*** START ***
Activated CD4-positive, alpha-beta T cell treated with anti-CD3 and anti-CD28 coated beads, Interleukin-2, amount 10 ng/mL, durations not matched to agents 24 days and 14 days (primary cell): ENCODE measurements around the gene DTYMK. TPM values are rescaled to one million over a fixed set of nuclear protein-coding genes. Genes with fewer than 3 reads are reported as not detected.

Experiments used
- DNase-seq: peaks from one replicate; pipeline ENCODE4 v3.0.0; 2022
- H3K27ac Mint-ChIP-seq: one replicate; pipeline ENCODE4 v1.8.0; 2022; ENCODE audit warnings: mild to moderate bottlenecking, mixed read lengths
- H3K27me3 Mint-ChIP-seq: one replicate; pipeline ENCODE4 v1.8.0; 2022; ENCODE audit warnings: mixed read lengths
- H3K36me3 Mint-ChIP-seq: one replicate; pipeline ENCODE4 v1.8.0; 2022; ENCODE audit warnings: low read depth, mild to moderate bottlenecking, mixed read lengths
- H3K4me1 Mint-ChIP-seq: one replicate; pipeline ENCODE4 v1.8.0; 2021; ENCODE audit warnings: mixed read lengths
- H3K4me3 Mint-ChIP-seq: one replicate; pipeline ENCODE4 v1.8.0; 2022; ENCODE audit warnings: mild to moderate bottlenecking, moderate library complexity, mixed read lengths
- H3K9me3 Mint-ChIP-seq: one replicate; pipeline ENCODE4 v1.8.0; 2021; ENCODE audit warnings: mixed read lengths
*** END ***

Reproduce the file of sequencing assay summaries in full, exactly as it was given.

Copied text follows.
Activated CD4-positive, alpha-beta T cell treated with anti-CD3 and anti-CD28 coated beads, Interleukin-2, amount 10 ng/mL, durations not matched to agents 24 days and 14 days (primary cell): ENCODE measurements around the gene DTYMK. TPM values are rescaled to one million over a fixed set of nuclear protein-coding genes. Genes with fewer than 3 reads are reported as not detected.

Experiments used
- DNase-seq: peaks from one replicate; pipeline ENCODE4 v3.0.0; 2022
- H3K27ac Mint-ChIP-seq: one replicate; pipeline ENCODE4 v1.8.0; 2022; ENCODE audit warnings: mild to moderate bottlenecking, mixed read lengths
- H3K27me3 Mint-ChIP-seq: one replicate; pipeline ENCODE4 v1.8.0; 2022; ENCODE audit warnings: mixed read lengths
- H3K36me3 Mint-ChIP-seq: one replicate; pipeline ENCODE4 v1.8.0; 2022; ENCODE audit warnings: low read depth, mild to moderate bottlenecking, mixed read lengths
- H3K4me1 Mint-ChIP-seq: one replicate; pipeline ENCODE4 v1.8.0; 2021; ENCODE audit warnings: mixed read lengths
- H3K4me3 Mint-ChIP-seq: one replicate; pipeline ENCODE4 v1.8.0; 2022; ENCODE audit warnings: mild to moderate bottlenecking, moderate library complexity, mixed read lengths
- H3K9me3 Mint-ChIP-seq: one replicate; pipeline ENCODE4 v1.8.0; 2021; ENCODE audit warnings: mixed read lengths